Science of Persuasion
The Power of Two-Sided Refutational Messages
When preparing opening statements, lawyers often ask themselves, “How much should I say about the other side’s position in this case?” In this article we explore the power of the two-sided refutational message.
The Influence of Social Norms on Individual Decision Making
How do social norms affect the otherwise predictable attitude-behavior connection evidenced in human decision making?
In this article we will explore two types of information processing, heuristic and systematic. Knowledge of how these cognitive-processing strategies come to bear on jurors’ decision-making can be of great value to trial attorneys, particularly during their process of persuasive argument formulation.
Understanding Attitudes in the Courtroom
Lawyers are charged with the momentous task of inspiring, changing, and reinforcing the attitudes or beliefs of judges, arbitrators, mediators, and jurors. In this article we explore these concepts.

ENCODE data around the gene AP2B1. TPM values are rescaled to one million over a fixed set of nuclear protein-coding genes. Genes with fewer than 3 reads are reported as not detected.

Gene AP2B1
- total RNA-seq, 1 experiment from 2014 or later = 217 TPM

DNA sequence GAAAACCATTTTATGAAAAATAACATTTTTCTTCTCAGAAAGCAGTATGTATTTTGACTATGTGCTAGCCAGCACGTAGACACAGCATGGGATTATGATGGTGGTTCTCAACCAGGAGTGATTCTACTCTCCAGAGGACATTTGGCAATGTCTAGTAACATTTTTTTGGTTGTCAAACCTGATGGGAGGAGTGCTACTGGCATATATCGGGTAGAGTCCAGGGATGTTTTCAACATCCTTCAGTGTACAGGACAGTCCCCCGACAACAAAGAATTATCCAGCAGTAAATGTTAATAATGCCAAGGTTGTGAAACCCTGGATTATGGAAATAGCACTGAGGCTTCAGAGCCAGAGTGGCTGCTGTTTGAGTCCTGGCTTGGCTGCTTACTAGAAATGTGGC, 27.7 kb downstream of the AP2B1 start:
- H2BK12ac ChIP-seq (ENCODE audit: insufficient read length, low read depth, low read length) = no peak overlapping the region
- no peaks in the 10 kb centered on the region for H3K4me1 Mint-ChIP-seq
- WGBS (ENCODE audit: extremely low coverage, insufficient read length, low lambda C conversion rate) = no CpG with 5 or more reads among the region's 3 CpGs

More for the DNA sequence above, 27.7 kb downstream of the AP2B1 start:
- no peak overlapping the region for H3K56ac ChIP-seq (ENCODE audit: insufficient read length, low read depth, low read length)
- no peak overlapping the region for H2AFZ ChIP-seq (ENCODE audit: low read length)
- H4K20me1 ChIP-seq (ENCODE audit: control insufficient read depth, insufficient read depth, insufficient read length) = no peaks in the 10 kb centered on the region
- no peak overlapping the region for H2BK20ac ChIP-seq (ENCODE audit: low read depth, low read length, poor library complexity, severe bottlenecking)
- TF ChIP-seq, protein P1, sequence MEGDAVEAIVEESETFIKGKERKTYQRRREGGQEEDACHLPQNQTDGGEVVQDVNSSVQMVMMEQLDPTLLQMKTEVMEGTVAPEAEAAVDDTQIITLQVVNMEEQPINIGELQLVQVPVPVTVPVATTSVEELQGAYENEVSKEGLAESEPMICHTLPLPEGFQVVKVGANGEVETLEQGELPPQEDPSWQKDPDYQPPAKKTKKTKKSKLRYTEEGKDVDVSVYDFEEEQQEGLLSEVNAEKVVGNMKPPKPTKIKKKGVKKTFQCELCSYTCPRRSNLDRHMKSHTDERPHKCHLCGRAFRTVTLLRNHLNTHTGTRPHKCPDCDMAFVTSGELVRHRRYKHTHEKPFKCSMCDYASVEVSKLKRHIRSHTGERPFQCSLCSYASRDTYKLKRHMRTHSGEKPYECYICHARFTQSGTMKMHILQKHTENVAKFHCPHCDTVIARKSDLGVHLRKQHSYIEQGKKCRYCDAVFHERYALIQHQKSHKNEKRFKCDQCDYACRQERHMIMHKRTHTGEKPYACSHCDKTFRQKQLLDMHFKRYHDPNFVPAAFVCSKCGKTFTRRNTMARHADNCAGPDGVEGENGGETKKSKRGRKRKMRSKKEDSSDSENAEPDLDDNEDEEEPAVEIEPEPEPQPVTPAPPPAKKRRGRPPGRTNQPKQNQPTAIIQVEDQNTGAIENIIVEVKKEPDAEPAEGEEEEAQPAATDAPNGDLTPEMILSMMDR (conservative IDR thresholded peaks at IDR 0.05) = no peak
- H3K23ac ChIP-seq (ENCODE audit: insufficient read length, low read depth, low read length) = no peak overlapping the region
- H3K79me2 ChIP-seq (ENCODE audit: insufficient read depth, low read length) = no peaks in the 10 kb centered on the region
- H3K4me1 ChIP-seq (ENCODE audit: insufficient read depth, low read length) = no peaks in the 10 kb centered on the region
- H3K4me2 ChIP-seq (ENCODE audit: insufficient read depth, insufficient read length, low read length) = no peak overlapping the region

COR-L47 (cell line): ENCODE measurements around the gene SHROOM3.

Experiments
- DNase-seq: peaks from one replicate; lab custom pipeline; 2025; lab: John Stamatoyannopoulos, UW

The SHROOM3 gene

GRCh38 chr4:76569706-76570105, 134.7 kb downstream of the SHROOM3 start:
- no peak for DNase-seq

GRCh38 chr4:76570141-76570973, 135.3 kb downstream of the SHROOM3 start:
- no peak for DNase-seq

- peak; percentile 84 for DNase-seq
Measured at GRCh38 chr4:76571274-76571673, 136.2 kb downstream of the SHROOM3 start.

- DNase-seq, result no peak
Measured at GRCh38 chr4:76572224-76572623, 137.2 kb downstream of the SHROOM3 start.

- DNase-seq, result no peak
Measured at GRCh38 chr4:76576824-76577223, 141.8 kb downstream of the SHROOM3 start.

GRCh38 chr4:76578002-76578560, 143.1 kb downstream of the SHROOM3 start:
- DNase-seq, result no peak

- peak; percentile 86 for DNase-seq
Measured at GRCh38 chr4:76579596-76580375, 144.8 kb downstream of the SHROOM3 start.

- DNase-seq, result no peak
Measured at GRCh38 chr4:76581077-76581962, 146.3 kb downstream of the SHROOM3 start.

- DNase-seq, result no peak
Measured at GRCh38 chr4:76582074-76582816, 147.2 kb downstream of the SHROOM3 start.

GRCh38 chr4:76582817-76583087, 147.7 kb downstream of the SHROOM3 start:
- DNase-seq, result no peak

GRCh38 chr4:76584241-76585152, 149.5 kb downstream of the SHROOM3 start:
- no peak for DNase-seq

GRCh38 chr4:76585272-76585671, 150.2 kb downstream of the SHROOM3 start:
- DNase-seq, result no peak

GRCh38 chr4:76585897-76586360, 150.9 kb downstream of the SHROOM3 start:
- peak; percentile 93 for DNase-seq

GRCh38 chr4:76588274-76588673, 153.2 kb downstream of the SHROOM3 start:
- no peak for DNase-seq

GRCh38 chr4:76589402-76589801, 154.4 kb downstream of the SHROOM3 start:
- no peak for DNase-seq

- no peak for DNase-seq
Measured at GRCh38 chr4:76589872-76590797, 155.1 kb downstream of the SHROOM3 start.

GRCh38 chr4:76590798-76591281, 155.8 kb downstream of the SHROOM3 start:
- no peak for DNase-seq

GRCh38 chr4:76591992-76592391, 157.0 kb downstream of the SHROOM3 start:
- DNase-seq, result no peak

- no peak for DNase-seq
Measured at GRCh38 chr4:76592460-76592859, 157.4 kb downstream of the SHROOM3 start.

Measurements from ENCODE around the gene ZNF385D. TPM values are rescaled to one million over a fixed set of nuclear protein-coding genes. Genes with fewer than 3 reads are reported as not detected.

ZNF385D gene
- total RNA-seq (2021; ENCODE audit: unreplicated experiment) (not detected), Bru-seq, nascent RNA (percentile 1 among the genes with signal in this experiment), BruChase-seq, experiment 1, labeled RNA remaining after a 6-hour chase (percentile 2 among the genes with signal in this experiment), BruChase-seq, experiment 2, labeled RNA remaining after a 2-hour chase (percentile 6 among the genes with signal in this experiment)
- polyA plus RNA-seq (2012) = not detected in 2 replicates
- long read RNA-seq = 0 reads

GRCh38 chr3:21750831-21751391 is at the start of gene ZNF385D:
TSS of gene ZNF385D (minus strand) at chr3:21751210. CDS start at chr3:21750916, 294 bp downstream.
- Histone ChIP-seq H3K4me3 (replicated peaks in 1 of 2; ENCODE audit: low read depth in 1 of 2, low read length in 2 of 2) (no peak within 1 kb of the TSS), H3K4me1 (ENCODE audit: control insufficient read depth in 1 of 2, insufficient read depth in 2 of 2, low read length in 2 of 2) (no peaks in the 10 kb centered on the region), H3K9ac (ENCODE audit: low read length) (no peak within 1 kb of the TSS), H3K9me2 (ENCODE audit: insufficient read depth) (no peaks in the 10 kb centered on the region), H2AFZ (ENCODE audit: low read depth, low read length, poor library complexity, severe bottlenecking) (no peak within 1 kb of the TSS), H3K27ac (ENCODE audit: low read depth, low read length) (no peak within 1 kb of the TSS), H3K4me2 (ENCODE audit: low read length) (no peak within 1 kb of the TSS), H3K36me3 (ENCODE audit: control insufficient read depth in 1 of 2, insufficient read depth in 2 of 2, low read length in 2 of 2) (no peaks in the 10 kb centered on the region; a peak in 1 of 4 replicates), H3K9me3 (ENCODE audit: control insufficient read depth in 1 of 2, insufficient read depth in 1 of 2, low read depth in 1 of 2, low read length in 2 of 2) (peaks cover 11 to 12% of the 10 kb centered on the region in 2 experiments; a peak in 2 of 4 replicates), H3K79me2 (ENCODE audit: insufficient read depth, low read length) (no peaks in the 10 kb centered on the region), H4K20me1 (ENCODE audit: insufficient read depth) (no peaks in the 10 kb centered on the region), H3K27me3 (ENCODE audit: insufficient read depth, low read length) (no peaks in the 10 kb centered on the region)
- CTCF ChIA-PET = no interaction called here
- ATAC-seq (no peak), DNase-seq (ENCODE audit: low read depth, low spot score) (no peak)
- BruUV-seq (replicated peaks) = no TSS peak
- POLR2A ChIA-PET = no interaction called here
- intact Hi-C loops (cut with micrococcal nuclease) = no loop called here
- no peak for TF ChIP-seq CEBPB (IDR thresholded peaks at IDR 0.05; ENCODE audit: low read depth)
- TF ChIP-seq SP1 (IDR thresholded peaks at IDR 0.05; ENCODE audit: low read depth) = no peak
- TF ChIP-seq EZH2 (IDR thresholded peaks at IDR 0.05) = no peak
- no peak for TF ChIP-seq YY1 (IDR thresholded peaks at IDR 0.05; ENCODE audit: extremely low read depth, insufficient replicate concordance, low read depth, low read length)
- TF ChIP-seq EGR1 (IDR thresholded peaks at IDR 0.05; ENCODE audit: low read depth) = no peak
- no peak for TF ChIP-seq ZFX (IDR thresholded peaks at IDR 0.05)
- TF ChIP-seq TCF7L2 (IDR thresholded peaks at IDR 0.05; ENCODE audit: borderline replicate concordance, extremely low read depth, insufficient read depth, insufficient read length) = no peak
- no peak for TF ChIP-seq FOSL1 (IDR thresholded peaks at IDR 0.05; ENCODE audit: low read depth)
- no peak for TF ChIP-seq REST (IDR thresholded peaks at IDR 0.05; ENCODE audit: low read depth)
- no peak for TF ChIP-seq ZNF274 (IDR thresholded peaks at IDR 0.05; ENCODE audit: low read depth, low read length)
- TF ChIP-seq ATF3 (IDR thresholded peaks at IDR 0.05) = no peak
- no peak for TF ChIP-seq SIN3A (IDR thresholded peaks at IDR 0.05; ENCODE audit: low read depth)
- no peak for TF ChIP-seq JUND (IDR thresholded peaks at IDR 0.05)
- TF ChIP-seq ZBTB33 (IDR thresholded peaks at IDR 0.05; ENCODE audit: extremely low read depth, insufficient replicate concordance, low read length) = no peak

Dispelling Suppositions of Witness Bias
Jurors, arbitrators, and judges all harbor suppositions that courtroom testimony is, to some extent, a reflection of a witness’s own personal bias. In this article we will examine those theories.
Dimensions of Witness Credibility
The term “witness credibility” is bandied about regularly in American jurisprudence. What are the factors that render a witness credible in the courtroom?
Does Gender Impact Persuadability in the Courtroom?
This article examines whether the sex of message recipients is an indicator of the likelihood they will be swayed by persuasive messages.
Understanding Errors in Reasoning
This article describes some of the most common errors in reasoning, as well as ways that attorneys can guard against their occurrence.